Squid and Demos

The weekend before last, I took part in the final round of the Splatoon, Global Testfire demo. It was a last minute decision, and it turned out to be a wise one. Within the space of half an hour, I went from being hardly interested to completely sold on Nintendo's newest IP. I loved the simple premise, the colourful art style and cheerful presentation; the silly shooty-fun-fun made me think of Timesplitters, and you know how I feel about that series.  Within half an hour of finishing the demo, I had pre-ordered a copy of Splatoon and then spent the rest of the evening googling Timesplitters 4.

I can’t remember the last time a demo sold me on a game. I thought Splatoon looked like fun, but it struck me as being a little too childish and it also had the misfortune of being on the Wii U, the first console to be unplugged when I need to free up sockets behind the TV. Regardless, the demo convinced me that it is worth my time and that the Wii U should remain plugged in for the foreseeable future.

Aside from Splatoon, it’s been a while since I put any significant amount of time into a demo. I think of the demo as being a throwback to the late Noughties, when every PS store update would bring a handful that I was keen to try. I'd download anything remotely interesting, and use them to plan or justify my next purchases. These days, I know what I like and have little use for demos. I’m stuck in my ways and don’t like the idea of investing time into a partial experience. If my opinion of a game is to change, it'll be due to word of mouth or, very occasionally, positive reviews, not because of a brief trial. Splatoon was a rare and welcome exception.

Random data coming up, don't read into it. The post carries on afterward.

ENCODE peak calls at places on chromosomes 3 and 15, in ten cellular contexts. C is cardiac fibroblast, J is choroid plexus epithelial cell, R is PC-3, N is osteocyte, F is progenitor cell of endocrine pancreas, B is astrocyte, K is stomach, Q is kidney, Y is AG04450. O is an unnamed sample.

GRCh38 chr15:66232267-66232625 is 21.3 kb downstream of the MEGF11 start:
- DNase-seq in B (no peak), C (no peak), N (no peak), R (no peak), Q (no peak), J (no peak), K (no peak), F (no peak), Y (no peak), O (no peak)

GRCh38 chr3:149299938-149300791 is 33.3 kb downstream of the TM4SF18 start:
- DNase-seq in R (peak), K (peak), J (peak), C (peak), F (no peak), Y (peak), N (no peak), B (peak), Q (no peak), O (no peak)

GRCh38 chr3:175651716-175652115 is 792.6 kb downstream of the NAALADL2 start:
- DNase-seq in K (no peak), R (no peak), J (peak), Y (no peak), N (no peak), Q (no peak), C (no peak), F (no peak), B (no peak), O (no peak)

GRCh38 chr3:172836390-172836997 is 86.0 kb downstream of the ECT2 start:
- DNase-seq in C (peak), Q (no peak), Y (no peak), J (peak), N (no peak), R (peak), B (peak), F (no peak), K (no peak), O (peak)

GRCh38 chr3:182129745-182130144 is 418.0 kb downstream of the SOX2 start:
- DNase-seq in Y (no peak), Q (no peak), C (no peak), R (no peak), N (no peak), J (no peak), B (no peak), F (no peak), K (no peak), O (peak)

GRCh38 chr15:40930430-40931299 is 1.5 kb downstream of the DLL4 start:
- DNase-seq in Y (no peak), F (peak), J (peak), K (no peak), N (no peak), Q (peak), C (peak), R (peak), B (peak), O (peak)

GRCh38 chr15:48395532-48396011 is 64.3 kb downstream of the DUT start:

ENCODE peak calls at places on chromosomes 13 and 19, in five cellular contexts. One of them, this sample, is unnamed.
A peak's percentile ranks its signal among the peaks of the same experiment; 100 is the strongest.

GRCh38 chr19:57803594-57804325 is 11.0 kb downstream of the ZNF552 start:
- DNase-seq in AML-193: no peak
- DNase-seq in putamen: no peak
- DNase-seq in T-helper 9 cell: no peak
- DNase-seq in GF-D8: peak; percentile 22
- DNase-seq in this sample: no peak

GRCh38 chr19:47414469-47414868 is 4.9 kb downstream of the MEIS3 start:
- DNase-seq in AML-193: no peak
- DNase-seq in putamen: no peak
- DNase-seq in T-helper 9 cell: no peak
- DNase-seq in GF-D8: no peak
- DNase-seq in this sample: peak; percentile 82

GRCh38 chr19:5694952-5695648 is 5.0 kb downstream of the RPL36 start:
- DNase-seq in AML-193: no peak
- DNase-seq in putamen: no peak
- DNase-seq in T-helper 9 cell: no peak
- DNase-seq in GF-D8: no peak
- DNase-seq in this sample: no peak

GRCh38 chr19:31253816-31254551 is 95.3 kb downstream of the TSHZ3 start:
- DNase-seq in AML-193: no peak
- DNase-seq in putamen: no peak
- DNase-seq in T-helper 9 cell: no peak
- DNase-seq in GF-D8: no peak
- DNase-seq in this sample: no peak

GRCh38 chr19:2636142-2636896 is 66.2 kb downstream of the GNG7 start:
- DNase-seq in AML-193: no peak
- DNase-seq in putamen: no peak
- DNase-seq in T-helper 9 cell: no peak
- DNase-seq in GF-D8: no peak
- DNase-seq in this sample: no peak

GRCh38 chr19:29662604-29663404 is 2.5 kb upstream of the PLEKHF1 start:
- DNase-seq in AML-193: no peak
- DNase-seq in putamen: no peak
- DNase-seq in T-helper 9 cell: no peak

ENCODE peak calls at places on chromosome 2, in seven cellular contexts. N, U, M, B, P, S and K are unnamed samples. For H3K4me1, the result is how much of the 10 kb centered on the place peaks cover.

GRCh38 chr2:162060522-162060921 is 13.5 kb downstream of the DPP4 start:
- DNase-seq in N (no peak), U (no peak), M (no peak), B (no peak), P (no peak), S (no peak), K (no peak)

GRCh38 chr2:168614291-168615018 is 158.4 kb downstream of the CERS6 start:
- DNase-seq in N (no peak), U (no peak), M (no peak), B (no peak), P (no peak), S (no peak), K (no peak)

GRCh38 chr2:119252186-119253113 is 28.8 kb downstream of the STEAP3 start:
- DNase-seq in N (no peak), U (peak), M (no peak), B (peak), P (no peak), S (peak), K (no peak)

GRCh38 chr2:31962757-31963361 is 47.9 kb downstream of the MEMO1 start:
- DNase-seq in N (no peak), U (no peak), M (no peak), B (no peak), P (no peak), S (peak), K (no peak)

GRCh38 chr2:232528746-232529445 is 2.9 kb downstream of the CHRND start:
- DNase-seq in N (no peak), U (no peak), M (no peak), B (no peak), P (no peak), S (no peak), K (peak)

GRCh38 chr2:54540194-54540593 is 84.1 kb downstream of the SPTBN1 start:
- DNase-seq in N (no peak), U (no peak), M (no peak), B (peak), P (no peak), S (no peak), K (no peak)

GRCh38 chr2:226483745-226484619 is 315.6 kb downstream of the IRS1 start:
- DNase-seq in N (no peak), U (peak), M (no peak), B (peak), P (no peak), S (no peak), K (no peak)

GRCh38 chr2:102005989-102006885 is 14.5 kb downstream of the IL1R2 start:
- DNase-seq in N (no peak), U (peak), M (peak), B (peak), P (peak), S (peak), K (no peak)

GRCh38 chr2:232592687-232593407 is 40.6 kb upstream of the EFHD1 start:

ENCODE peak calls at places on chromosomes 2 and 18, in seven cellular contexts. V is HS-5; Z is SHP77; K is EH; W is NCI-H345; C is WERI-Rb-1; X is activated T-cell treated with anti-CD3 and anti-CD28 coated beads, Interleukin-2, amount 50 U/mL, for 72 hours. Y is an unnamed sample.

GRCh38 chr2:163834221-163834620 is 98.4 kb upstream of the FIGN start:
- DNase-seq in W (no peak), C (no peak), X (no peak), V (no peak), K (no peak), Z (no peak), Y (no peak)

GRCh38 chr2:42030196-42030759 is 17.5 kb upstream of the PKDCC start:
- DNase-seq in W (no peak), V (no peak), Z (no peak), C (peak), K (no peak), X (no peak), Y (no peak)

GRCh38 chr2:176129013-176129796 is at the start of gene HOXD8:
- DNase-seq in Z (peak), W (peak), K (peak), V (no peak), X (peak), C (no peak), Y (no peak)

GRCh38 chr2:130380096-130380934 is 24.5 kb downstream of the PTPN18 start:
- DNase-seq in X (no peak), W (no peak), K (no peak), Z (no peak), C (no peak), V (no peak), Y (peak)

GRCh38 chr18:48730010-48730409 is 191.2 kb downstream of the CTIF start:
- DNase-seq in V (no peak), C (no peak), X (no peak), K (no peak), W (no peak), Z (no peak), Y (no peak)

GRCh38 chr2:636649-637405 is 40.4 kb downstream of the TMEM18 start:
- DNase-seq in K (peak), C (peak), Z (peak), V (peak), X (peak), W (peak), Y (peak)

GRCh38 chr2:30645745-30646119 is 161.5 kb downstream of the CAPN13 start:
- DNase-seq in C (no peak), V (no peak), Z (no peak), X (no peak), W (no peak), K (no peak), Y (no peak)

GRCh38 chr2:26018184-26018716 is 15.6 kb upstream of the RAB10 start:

My disinterest aside, we don't get nearly as many demos as we used to. Publishers and developers are more reluctant to offer them, wary that a poorly received trial can do irreparable damage (see NBA Live). Why give consumers a chance to talk themselves out of a purchase when they have shown that they are willing to throw money at games sight unseen? Nintendo, to their credit, continue to see value in this dying format, and a few other publishers have used them as spectacle, such as Square-Enix's Final Fantasy XV: Episode Duscae and Konami’s PT, which was more teaser than demo.

There's another round of Splatoon's Global Testfire this weekend, but I won't partake. I'm happy with my preorder, and am looking forward to next week. Besides, I don't do demos.


  1. This doesn't strike me as your kind of game for some reason, but I guess it does sort of capture the goofy fun of Timesplitters. I enjoyed the demo, but I'm a little irked by some of the info that came out about the game at the last Direct (the way they are handling matchmaking/playing with friends, lack of maps/modes). I look forward to trying the full game though as I love a lot of other things about the way it looks.

    1. Splatoon isn't the kind of game I'd usually be drawn too, but I think that's part of the appeal. I've fallen into a mini gaming rut recently, and I think Splatoon might be the game to pull me out of it. Also, I'm desperate for a game that I can enjoy in short bursts. l'm hoping the initial lack of content won't be too much of an issue.



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